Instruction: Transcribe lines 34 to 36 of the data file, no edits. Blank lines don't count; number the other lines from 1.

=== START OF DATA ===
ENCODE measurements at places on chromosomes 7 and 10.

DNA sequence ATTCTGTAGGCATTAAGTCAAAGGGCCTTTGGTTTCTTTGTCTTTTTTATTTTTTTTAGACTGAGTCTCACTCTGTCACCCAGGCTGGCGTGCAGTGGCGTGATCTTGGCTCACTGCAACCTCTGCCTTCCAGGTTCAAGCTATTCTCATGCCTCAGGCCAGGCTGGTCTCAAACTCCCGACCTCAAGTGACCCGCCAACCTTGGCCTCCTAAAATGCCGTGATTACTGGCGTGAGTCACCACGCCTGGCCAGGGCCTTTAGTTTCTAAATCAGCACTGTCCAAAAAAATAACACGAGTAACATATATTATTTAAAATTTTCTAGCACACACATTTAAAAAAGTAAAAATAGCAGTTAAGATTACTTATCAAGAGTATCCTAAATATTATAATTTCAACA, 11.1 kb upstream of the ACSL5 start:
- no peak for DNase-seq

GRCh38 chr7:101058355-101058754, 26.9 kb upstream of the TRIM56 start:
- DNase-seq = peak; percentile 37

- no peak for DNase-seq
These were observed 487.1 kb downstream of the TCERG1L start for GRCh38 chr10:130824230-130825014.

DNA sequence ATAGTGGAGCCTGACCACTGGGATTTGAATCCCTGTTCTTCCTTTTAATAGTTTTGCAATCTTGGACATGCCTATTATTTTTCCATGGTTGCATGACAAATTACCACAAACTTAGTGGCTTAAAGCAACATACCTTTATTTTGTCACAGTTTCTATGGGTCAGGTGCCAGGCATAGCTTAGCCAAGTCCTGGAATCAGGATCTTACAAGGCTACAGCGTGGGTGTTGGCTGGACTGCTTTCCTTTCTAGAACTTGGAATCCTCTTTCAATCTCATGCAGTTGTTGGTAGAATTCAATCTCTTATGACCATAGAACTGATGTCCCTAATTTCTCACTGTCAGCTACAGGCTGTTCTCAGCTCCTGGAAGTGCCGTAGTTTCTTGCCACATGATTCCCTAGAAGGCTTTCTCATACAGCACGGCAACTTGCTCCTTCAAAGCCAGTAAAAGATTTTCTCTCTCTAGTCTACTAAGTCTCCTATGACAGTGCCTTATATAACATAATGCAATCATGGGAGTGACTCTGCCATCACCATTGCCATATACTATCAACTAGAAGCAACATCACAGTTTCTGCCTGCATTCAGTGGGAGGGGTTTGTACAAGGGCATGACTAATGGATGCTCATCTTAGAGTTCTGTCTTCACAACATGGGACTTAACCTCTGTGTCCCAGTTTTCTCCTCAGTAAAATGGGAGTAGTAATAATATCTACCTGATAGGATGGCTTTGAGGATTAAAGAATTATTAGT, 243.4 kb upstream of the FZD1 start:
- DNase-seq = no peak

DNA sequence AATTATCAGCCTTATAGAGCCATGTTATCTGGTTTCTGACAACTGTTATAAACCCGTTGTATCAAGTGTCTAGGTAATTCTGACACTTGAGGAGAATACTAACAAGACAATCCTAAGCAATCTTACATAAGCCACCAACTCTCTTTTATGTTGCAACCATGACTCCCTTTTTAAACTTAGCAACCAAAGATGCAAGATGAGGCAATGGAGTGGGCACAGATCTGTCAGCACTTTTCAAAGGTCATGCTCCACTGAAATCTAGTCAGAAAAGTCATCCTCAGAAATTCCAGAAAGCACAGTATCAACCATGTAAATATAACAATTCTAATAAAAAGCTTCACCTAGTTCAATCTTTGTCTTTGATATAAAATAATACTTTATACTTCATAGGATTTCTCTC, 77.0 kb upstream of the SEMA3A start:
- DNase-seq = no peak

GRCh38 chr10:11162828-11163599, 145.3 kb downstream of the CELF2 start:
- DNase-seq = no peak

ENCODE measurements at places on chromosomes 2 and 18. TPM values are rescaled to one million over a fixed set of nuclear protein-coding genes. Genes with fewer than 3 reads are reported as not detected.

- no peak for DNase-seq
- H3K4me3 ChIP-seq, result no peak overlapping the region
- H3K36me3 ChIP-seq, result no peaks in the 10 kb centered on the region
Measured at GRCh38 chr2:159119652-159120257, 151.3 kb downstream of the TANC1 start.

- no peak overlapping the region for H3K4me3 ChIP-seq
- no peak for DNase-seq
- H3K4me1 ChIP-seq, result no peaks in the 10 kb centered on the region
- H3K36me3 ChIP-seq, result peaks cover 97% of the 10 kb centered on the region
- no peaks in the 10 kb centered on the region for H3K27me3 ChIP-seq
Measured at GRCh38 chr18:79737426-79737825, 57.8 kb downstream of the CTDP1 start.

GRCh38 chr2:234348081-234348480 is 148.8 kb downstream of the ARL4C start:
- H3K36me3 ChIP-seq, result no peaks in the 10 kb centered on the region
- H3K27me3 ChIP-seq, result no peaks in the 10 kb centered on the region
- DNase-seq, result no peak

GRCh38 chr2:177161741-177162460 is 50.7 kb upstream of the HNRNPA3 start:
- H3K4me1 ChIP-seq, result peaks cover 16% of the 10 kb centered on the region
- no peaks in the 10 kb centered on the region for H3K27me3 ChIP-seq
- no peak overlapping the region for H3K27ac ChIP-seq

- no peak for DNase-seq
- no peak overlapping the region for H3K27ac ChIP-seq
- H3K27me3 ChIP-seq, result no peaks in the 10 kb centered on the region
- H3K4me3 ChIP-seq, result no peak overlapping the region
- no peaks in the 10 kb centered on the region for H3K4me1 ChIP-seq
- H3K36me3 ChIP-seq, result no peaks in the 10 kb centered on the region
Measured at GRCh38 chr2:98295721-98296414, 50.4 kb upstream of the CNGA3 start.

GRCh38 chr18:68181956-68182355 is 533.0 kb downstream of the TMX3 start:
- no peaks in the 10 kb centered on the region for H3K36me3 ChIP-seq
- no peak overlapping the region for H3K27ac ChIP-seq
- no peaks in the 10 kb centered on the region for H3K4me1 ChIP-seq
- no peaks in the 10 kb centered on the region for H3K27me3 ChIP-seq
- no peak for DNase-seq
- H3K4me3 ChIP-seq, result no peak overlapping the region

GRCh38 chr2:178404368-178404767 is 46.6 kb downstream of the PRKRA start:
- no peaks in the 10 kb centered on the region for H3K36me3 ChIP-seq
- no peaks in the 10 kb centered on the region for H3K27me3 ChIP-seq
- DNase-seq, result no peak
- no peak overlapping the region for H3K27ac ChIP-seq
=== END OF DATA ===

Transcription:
- no peak overlapping the region for H3K27ac ChIP-seq
- H3K27me3 ChIP-seq, result no peaks in the 10 kb centered on the region
- H3K4me3 ChIP-seq, result no peak overlapping the region